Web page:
Imaginary lines running parallel round the globe east-west. They help you to measure position and distance on a chart when used in conjunction with lines of longitude
Back edge of the sail.
Opposite side to where the wind is blowing.
The amount of sideways drift caused by the wind.
It means much the same as it does in financial markets. It's a measure of risk. And risk in sailing terms is measured by the distance between you and your competitors across the race course, perpendicular (at right angles) to where you're going.
The greater the leverage, then the greater the risk of gain or loss as the wind shifts or the strength of it increases unevenly. That old basketball cliché - stay between the man and the hoop - applies equally to sailing. It's hard to get past someone who's directly in front of you – although not impossible - but in general, staying on the direct course to the mark, with your competitors directly behind you, is about as safe a tactical situation as you can come up with in sailing.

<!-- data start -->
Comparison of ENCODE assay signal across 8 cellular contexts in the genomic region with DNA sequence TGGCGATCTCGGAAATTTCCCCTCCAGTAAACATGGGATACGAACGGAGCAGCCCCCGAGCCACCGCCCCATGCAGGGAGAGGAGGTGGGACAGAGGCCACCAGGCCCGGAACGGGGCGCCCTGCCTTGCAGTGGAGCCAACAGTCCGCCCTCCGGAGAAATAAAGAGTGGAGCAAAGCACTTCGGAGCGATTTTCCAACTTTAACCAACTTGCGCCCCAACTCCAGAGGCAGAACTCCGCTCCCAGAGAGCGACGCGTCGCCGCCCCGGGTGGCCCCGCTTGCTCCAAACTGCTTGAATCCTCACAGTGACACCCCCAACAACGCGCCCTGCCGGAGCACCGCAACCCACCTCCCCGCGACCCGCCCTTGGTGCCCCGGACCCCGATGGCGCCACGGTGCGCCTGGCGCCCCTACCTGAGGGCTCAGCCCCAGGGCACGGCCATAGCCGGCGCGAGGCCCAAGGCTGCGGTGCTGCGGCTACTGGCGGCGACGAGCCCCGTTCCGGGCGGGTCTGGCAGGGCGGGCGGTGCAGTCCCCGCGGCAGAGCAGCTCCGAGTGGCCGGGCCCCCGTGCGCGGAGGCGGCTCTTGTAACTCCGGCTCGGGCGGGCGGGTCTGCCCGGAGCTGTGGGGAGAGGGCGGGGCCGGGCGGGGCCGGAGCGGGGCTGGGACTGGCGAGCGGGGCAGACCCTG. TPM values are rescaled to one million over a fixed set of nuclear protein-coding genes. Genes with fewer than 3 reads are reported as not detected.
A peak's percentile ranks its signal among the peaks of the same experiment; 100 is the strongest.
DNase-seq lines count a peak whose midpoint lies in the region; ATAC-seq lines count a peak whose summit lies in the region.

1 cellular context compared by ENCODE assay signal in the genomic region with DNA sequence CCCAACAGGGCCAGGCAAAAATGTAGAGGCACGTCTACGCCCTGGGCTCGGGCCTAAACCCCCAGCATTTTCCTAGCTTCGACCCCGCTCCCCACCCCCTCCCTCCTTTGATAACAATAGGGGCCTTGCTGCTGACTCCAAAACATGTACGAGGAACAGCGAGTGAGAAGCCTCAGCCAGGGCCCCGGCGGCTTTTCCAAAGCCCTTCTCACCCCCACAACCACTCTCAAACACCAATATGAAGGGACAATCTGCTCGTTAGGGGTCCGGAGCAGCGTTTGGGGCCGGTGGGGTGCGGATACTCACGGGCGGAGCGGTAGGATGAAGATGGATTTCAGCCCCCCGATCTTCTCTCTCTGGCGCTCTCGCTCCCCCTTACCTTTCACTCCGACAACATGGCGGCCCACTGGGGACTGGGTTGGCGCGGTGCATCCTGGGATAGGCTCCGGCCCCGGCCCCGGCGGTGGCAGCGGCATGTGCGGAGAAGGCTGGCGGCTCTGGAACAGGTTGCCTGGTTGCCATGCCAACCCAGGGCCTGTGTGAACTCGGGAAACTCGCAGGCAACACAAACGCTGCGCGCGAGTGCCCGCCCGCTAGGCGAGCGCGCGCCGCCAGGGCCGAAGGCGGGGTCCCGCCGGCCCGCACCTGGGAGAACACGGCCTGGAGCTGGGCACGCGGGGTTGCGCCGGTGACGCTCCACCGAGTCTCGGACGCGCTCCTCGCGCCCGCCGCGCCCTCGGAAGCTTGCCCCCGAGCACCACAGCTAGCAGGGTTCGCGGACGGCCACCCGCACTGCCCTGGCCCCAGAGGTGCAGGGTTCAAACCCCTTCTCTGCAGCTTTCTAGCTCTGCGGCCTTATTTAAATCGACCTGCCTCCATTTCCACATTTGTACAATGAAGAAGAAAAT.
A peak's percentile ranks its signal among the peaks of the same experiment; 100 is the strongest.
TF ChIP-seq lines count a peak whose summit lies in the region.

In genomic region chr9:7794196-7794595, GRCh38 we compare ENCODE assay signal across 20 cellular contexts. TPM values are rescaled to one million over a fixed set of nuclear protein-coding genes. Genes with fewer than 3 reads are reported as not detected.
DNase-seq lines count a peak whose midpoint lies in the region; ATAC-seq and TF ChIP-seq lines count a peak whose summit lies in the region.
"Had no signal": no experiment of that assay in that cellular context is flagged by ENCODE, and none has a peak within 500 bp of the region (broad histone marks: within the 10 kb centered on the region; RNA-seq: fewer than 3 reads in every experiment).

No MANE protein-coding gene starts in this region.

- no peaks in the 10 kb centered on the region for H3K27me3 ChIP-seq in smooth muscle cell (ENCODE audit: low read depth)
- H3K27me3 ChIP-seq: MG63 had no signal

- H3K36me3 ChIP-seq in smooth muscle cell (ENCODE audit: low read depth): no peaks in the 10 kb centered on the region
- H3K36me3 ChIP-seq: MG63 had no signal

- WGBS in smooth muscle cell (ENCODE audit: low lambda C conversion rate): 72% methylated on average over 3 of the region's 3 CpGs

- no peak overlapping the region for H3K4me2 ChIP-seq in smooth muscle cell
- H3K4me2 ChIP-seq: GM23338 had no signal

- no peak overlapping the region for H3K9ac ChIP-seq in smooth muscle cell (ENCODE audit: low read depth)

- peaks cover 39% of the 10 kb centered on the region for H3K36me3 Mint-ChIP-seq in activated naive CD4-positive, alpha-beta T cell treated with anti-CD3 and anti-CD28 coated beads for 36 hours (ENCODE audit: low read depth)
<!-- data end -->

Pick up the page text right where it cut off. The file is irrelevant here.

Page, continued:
A way of stopping the boat temporarily by easing sheets on a close reach.
Will keep a person fully afloat with their head clear of the water even if unconscious, unlike a buoyancy aid. Usually an inflatable device, sometimes with automatic gas inflation.
Spinnaker pole lift. Takes the weight of the spinnaker pole and helps locate the end of the pole in space. Controlled by the pitman in conjunction with the foreguy.
Imaginary lines running round the globe north to south which divide the world like segments of an orange. Used with lines of latitude to measure position and distance.
Front edge of a sail. To luff, a racing tactic, to turn the boat towards the wind to prevent a boat passing to windward